A torque limiter is an automatic device that protects mechanical equipment, or its work, from damage by mechanical overload. A torque limiter may limit the torque by slipping (as in a friction plate slip-clutch), or uncouple the load entirely (as in a shear pin). The action of a torque limiter is especially useful to limit any damage due to crash stops and jams.
Torque limiters may be packaged as a shaft coupling or as a hub for sprocket or sheave. A torque limiting device is also known as an overload clutch.
Disconnect types will uncouple the drive, with little or no residual torque making its way to the load. They may reset automatically or manually.
A shear pin type sacrifices a mechanical component, the pin, to disconnect the shafts.
A synchronous magnetic torque limiter uses permanent magnets mounted to each shaft, with an air gap between. They are very fast acting, but may have more backlash than mechanical types. Because there is no mechanical contact between the two shafts, they are also used to transmit torque through a physical barrier like a thin plastic wall. On some models, the torque limit may be adjusted by changing the gap between the magnets.
A ball detent type limiter transmits force through hardened balls which rest in detents on the shaft and are held in place with springs. An over-torque condition pushes the balls out of their detents, thereby decoupling the shaft. It can have single or multiple detent positions, or a snap acting spring which requires a manual reset. There may be a compression adjustment to adjust the torque limit.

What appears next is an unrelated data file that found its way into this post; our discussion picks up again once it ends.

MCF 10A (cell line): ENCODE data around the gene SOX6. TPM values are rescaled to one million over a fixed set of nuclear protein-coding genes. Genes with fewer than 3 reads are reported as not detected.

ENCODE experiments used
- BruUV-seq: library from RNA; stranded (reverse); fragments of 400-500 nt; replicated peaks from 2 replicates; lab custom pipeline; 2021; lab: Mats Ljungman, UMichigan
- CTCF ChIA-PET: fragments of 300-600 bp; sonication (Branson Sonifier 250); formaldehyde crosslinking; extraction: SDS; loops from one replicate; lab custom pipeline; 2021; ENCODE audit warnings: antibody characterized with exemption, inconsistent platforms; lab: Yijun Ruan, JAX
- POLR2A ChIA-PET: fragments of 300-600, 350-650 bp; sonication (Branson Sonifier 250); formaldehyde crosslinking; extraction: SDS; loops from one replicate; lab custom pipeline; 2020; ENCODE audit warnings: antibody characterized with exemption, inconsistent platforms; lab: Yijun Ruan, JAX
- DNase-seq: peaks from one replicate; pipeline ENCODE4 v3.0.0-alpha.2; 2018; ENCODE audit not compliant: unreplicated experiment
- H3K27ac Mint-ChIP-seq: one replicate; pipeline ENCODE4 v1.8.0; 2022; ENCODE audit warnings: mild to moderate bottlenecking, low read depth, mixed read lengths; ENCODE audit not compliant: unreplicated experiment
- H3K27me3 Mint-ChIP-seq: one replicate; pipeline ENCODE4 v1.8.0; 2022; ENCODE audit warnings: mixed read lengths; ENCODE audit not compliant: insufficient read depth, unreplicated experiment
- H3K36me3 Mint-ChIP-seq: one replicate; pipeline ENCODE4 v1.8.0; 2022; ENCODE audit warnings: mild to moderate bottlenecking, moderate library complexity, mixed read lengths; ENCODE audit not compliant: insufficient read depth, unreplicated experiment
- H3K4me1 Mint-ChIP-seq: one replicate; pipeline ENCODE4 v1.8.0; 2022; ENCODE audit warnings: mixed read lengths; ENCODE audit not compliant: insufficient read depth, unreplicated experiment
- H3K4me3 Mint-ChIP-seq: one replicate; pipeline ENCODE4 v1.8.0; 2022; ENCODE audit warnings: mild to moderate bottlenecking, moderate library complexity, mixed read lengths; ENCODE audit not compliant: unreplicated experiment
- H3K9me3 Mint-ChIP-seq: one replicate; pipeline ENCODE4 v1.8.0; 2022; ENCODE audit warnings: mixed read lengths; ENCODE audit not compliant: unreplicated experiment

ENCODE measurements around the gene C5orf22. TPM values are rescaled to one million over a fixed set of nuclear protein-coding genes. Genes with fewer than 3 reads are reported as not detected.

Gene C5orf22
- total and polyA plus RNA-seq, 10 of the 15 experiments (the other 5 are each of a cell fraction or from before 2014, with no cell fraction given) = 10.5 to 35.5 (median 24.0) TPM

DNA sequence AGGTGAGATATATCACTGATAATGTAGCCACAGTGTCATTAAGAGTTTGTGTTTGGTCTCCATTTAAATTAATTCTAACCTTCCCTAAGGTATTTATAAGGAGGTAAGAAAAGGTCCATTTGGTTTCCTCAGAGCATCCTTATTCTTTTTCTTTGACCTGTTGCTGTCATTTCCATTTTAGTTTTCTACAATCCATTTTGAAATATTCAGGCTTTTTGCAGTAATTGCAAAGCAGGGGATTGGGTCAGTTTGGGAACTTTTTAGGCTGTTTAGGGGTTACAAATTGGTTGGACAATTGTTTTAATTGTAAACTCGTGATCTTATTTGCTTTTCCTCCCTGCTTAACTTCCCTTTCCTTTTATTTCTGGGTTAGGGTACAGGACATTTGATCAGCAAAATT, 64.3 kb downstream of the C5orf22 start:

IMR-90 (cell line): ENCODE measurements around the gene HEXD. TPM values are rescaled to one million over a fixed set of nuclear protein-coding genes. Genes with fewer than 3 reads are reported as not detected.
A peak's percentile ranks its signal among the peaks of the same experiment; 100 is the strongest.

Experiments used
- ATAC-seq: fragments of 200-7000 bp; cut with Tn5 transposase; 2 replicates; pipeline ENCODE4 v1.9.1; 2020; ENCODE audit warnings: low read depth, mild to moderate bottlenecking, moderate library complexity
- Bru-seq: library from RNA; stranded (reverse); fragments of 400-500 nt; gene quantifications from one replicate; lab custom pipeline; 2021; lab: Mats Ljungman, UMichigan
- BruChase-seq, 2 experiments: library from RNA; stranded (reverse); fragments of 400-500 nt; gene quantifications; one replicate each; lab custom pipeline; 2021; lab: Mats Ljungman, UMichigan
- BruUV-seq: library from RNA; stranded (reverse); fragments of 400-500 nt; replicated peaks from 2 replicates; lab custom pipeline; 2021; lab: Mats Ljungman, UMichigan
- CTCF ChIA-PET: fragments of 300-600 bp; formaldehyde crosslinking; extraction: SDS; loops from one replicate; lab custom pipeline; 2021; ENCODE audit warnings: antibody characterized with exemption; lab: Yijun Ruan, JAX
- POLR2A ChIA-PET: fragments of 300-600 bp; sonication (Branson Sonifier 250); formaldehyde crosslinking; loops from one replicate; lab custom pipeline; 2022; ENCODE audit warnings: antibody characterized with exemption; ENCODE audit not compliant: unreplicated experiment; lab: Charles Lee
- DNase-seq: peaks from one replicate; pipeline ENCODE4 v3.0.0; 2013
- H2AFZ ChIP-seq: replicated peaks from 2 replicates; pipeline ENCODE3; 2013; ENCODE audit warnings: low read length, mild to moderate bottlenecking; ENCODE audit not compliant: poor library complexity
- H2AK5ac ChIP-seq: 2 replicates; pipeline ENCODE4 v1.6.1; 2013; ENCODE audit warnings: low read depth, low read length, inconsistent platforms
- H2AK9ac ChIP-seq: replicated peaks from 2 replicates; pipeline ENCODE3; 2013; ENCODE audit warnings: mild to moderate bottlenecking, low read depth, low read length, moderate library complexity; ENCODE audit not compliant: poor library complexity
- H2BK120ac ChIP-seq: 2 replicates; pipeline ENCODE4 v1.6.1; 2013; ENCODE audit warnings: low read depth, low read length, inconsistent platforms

Pawl and springEdit
This mechanical type uses a spring to hold a drive pawl against a notch in the rotor. It may feature automatic or manual reset. A compression adjustment on the spring determines the torque limit.
Torque limiting typesEdit
Torque limiting types will limit the torque by slipping (ie. letting the drive shaft run faster than the driven shaft.) Excess power is dissipated as heat. They don't need to be reset.
This type is similar to a friction plate clutch. Over-torque will cause the plates to slip. A simple example is found in a fixed-spool fishing reel, where the slipping torque is set by means of a large hand nut in order that the reel will turn and allow more line to unwind before the line breaks under the pull of a fish.
A magnetic particle clutch can be used effectively as a torque limiter. The torque setting fairly approximates a linear relationship with the current passing through the windings, which can be statically or dynamically set depending on needs.
This type is non-synchronous in normal operation, so there is always some slippage.